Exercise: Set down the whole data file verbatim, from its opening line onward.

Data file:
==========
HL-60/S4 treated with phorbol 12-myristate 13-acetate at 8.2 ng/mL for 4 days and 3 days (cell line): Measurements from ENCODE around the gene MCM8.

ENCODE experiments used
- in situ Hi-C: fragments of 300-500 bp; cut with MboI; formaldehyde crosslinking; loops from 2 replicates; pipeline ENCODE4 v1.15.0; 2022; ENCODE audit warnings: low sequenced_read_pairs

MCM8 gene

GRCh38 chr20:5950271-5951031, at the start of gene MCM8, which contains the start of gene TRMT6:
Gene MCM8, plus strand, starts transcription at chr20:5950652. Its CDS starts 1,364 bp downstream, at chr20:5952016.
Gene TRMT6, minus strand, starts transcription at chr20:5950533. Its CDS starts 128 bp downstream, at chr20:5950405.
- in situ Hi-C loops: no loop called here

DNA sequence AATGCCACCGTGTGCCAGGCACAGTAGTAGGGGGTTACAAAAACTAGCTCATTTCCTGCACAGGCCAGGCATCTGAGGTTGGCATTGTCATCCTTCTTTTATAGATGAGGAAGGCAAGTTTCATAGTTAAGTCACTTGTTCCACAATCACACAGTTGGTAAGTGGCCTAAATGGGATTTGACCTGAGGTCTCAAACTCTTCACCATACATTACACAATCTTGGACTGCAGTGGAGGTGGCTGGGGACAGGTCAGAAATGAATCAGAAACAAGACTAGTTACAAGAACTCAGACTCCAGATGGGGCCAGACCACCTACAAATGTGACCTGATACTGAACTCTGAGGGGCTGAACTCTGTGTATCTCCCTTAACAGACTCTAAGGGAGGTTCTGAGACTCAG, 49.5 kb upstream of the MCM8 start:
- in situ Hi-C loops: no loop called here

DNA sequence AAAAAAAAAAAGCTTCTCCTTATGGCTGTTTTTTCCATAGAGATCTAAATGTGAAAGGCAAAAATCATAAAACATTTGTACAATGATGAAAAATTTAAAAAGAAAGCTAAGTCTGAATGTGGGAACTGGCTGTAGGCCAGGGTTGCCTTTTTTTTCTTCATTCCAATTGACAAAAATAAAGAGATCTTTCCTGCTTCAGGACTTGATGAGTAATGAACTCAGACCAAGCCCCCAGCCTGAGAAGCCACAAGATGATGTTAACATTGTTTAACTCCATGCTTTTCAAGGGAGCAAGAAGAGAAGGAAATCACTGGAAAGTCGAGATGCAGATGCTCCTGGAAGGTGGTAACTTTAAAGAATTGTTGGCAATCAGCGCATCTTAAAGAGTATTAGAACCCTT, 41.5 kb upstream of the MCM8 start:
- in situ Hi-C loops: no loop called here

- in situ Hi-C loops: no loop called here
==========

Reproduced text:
HL-60/S4 treated with phorbol 12-myristate 13-acetate at 8.2 ng/mL for 4 days and 3 days (cell line): Measurements from ENCODE around the gene MCM8.

ENCODE experiments used
- in situ Hi-C: fragments of 300-500 bp; cut with MboI; formaldehyde crosslinking; loops from 2 replicates; pipeline ENCODE4 v1.15.0; 2022; ENCODE audit warnings: low sequenced_read_pairs

MCM8 gene

GRCh38 chr20:5950271-5951031, at the start of gene MCM8, which contains the start of gene TRMT6:
Gene MCM8, plus strand, starts transcription at chr20:5950652. Its CDS starts 1,364 bp downstream, at chr20:5952016.
Gene TRMT6, minus strand, starts transcription at chr20:5950533. Its CDS starts 128 bp downstream, at chr20:5950405.
- in situ Hi-C loops: no loop called here

DNA sequence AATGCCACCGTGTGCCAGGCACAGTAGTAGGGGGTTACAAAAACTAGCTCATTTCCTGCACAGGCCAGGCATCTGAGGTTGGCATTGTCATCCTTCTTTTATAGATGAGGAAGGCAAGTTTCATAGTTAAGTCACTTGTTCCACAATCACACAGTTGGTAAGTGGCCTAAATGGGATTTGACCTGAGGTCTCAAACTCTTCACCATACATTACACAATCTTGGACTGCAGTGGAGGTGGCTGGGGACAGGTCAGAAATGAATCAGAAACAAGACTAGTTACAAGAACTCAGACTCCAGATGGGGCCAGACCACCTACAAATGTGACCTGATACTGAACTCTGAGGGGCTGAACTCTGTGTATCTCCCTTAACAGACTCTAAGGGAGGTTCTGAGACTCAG, 49.5 kb upstream of the MCM8 start:
- in situ Hi-C loops: no loop called here

DNA sequence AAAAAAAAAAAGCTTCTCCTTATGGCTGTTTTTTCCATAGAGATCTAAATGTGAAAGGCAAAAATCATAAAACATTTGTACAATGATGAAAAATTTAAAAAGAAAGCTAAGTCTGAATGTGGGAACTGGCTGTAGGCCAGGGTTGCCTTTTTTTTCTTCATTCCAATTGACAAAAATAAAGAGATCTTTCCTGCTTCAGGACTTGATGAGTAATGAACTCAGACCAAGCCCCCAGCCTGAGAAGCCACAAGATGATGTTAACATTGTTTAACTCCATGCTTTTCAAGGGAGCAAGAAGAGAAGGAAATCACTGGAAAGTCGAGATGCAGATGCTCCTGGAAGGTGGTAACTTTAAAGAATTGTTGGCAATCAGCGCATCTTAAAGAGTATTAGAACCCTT, 41.5 kb upstream of the MCM8 start:
- in situ Hi-C loops: no loop called here

- in situ Hi-C loops: no loop called here